New Supreme Court judge and what it means for US


Photo by Creative Commons

Justice Amy Coney Barrett receives formal nomination to the Supreme Court by Donald Trump on September 26th, 2020.

Bela De Jesus, Managing Editor of Global Perspectives

Among the seemingly hundreds of controversies happening in 2020, the Supreme Court nomination of Judge Amy Coney Barrett is one of the most recent and contentious. On September 18th of this year, the beloved Ruth Bader Ginsburg died of a long struggle with pancreatic cancer. After 27 years on the Supreme Court, Ginsburg had an immense impact on our country, fighting for women’s rights and marriage equality.

After the late Justice Ginsburg’s death, President Donald Trump nominated Amy Coney Barrett to take her seat. A conservative professor from Indiana who worked at Notre Dame, Mrs. Barrett shifts the court to be a 6-3 majority conservative majority. This has secured Republican influence in the Supreme Court despite the party losing jurisdiction in Congress. 

The controversy that comes with this nomination is that 2020 is an election year and the late Justice Ginsburg died just as voting had started. Barrett was nominated only 38 days before election day, which made many Democrats across the country point to the hypocrisy of the situation, as a similar situation happened just four years ago. 

The late Justice Antonin Scalia died February 13, 2016 during an election year, and former President Barack Obama nominated Merrick Garland 237 days before the election. Senator Mitch Mconnell of the Republican party successfully blocked this nomination, arguing that because it was an election year, the next president should nominate the future justice.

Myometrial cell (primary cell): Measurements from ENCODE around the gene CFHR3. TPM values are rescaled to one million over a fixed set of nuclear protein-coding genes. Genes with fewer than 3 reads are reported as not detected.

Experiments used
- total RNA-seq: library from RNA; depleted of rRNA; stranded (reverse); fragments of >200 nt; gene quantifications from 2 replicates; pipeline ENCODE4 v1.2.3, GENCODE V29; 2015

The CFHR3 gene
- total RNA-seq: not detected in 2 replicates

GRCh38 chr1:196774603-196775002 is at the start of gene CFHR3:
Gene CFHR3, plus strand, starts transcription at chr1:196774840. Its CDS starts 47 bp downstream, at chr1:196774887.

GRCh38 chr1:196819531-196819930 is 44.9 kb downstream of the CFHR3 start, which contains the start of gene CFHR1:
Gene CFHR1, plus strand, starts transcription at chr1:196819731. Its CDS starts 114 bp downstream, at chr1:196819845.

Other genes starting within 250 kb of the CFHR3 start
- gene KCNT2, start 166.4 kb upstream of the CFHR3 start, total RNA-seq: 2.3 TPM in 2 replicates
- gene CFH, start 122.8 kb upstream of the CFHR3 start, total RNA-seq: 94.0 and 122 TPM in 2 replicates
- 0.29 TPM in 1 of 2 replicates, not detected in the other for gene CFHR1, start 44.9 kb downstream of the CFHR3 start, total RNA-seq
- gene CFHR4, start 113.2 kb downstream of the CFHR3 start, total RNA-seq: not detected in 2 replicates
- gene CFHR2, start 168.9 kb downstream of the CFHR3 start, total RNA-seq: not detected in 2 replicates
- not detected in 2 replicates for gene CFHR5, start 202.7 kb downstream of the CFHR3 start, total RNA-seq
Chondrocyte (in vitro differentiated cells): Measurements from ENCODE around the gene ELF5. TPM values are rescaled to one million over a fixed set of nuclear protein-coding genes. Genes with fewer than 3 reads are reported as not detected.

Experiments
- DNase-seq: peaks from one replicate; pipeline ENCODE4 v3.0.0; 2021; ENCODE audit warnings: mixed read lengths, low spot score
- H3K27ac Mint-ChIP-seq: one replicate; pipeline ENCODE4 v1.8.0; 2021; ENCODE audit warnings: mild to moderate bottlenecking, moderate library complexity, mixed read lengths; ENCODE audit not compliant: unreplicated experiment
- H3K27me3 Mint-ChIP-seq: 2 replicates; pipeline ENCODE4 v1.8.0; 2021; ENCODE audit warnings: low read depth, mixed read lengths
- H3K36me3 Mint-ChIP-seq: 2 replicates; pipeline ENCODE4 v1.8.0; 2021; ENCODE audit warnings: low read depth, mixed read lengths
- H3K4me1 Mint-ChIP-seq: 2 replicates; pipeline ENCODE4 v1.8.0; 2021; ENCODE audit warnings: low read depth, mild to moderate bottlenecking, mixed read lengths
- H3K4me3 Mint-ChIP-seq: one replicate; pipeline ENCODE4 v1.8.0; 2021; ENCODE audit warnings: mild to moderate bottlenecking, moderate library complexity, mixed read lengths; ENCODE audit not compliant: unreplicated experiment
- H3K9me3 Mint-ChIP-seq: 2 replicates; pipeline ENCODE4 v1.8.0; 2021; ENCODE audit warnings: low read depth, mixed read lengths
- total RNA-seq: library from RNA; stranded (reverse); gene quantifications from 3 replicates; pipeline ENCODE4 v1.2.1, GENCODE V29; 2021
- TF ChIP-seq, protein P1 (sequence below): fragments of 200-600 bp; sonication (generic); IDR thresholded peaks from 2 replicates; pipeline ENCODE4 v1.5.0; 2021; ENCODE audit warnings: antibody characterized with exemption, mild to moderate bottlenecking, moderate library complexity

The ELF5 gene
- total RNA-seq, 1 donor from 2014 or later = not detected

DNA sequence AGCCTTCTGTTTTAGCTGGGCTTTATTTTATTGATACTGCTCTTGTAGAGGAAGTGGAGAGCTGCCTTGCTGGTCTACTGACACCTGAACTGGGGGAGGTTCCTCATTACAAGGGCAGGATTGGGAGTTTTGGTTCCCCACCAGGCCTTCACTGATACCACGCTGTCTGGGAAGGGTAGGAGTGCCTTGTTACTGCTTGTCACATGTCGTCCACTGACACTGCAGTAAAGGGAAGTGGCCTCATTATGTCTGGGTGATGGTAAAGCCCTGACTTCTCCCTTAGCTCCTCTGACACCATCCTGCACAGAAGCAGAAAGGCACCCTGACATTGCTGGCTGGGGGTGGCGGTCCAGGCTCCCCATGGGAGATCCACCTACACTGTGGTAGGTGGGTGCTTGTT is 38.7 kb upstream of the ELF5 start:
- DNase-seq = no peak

Since the nomination of Barrett creates a strong conservative hold in the Supreme Court, Democrats have suggested that the court be expanded, adding judges in order to create a more balanced court that reflects the views of the people.    

When asked about what a 6-3 majority conservative court would mean for the country, Aviral Pathak, AP Government teacher, said, “If Amy Coney Barrett becomes a member of the Supreme Court, then any case the Supreme Court is going to hear… will more than likely be cases that benefit the conservative cause and not the progressive cause.” Pathak pointed out that cases such as Roe v. Wade, that protects abortion rights, or the Affordable Care Act, which allows for more accessible healthcare, could be in jeopardy.

When asked about what Barrett’s confirmation could mean for the human rights of this country, Samuel Wold, Human Rights teacher stated, “Tens of millions of people could lose healthcare coverage, which is a human right.” Although this conformation threatens many laws put in place and is so controversial, Wold urges students to educate themselves on Barrett’s views no matter their beliefs and understand the necessity of exercising their civic duties as young people.